My nine year-old daughter picked up my nifty iPhone to banter with Siri, a brilliantly programmed canned voice designed by Apple to walk us through all sorts of life’s problems without thumbing onto a virtual keyboard. Sometimes she asks for a sinfully delicious brownie recipe, to dial Grandpa in Connecticut for her, or to inquire as to where the nearest toy store that carries Play Mobiles is located. But on this particular Monday, existential philosophy, of all things, was on her mind and asked Siri first who should she marry (que sera sera!) followed by the eternal stumper, “What is the meaning of life?” Accustomed to more rote questions, I was thrown into fits of laughter when Siri answered, “Nothin’ Nietzche couldn’t teach ya…”
Not that I am going to jump into a discussion about nihilism with my 9 year-old, but she being the consummate thinker herself asked what in heaven’s name Siri just robotically blurted from the tiny speaker. Of course, the inevitable second, third and fourth question followed until we got to her original one, “What IS the meaning of life?”
I shudder to think that yes, indeed, ignorance is bliss so therefore bliss may not be hers. Thinkers will contemplate the questions until proverbial cows come back to pasture. The answer differs for each being, 9 year-old children as well as 40 year-old ones. Boy, don’t YOU have your work cut out for you. Figure it out! What is the meaning behind your personal existence? Start NOW!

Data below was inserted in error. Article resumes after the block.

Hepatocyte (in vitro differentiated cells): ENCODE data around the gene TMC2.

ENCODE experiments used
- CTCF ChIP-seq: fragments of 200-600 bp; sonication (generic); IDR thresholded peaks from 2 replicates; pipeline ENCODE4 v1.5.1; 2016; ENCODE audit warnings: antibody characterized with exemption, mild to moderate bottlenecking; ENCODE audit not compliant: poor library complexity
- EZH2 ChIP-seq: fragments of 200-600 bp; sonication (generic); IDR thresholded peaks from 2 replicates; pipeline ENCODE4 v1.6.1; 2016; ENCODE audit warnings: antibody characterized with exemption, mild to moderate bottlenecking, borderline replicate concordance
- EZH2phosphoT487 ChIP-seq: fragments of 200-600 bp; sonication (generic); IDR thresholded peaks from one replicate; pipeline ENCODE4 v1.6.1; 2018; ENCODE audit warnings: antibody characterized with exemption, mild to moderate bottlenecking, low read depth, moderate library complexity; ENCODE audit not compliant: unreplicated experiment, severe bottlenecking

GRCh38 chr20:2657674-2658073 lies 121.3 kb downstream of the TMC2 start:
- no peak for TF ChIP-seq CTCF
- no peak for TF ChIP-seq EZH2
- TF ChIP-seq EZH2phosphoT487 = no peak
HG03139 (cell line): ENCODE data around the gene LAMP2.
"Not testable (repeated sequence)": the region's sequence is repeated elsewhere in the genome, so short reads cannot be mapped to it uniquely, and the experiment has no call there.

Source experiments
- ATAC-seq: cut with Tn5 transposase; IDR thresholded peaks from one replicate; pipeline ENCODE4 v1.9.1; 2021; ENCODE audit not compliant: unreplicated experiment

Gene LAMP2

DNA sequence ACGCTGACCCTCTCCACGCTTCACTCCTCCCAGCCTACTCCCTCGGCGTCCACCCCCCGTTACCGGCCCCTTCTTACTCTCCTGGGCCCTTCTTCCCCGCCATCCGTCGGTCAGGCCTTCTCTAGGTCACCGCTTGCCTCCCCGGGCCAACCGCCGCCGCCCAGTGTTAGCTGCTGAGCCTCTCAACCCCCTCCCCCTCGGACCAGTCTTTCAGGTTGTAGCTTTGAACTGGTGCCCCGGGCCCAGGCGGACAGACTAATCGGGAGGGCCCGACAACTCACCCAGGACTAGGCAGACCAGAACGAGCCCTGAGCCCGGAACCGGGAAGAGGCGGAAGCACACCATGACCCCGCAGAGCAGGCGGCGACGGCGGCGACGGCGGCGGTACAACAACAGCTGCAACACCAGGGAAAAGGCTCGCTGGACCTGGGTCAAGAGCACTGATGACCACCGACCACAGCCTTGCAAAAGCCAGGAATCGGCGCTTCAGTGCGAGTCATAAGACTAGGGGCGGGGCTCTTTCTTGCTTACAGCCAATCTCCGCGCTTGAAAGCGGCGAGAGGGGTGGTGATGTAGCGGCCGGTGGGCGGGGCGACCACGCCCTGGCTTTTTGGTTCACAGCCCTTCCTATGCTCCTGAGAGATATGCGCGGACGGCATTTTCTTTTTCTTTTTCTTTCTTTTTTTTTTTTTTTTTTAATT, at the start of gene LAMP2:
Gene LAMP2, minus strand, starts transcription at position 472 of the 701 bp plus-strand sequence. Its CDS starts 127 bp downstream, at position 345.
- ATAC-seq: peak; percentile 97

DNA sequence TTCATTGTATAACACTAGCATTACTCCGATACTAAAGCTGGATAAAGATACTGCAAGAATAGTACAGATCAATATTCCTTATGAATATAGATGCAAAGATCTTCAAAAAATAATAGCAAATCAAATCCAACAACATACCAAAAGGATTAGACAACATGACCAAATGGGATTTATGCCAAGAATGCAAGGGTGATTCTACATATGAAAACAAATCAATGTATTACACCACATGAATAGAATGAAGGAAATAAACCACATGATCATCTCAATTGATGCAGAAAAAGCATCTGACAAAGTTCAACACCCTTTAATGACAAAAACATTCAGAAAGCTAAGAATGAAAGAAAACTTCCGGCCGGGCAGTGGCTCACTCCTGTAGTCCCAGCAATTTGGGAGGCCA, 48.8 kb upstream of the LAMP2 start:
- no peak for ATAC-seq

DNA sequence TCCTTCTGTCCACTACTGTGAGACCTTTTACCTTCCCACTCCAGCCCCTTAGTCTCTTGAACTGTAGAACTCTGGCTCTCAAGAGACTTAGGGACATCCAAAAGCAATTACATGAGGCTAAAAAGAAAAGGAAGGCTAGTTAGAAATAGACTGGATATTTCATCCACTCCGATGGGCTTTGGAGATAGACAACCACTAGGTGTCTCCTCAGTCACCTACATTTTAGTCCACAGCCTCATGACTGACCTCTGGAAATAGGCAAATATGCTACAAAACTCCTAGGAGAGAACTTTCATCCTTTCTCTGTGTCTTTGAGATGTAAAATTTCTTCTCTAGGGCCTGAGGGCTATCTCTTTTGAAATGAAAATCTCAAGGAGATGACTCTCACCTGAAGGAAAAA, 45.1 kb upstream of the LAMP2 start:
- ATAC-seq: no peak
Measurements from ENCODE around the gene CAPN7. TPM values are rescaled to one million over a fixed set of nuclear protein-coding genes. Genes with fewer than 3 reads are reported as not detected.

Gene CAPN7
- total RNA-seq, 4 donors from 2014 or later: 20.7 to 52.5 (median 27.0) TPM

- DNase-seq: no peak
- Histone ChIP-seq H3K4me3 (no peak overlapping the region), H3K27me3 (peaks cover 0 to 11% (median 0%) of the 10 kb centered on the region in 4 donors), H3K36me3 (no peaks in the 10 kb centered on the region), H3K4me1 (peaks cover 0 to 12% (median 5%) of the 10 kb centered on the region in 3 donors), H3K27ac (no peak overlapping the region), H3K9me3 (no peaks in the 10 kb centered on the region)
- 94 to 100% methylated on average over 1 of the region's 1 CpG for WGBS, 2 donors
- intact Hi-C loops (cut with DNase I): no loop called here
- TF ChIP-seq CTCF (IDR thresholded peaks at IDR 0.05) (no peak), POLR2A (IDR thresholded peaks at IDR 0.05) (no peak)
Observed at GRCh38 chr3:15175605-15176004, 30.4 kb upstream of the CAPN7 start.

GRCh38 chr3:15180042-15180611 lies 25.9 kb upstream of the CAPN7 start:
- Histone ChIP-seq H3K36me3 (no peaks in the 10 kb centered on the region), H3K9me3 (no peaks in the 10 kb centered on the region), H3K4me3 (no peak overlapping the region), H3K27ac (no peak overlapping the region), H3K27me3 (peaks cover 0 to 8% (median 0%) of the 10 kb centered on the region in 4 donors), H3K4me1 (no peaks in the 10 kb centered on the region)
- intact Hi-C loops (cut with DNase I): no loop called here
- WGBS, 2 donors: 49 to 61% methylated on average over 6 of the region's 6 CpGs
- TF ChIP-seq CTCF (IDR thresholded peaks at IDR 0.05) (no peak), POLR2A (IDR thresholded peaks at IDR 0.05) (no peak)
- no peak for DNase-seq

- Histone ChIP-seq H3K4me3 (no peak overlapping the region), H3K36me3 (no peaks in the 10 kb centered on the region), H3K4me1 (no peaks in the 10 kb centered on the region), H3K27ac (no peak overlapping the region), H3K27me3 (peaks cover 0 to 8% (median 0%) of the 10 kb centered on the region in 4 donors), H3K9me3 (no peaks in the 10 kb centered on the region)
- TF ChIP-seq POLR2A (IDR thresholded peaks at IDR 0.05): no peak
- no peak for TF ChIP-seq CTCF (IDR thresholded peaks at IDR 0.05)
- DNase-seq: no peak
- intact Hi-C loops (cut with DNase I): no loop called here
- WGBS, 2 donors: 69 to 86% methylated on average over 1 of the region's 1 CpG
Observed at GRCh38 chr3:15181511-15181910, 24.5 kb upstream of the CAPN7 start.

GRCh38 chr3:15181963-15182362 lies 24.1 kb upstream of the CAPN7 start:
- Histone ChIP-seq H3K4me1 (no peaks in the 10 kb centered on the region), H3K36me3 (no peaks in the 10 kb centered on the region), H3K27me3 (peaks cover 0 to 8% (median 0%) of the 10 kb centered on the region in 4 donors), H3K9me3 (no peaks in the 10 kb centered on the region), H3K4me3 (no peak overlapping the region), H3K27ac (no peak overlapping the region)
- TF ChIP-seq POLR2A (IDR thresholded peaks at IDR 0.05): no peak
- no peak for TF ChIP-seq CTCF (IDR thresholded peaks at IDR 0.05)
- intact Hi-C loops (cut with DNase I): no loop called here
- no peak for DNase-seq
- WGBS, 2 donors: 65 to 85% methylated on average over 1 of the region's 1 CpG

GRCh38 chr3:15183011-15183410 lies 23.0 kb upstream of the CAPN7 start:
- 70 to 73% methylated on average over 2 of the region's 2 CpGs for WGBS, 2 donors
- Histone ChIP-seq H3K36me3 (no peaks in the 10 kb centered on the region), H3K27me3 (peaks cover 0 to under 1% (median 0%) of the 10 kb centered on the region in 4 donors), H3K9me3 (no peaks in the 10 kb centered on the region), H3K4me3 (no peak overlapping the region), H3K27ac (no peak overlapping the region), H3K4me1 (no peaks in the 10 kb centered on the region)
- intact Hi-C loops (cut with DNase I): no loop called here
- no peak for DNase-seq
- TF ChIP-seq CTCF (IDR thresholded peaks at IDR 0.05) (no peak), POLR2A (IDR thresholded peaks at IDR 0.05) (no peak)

Mine finally settled on the perfect conclusion: that for now, the meaning of life lies in chocolate. Yes, chocolate! Perhaps she has to memorize math facts and sometimes clean up after her toddler sister when SHE didn’t make the mess, but often, there are Neuhaus turtles at the end of supper. There exists a tiny, brown chunk of Goodness to enjoy before the wreck of another day begins! Frankly, I think it’s the same for all of us; but our adult-world luminal moments look a little different. We are in a collective economic doldrum, we’ve just been reminded that at times terrorism can get the better of us and that day-to-day life can get downright lonely and monotonous. But every once in a while we are rewarded with a spiritual morsel of something entirely sweet: the arms of an appreciative child around the neck, the secret loving look of a spouse, or a moment of clarity with an elderly parent. We take it and run with it, dream about it until the next Hershey kiss of experience is thrown into our laps. We just have to be careful to recognize them and when appropriate, taste them.
Siri, the great faux philosopher of our overly technological world, has reminded us that a good laugh, especially in the face of the hard questions that can never be fully answered, is a damn good coping mechanism. So I conclude with her muse, the great Monty Python (who should carry an R-rating, as a word of caution for those of you with your own existential 9 year-olds gawking over your shoulders):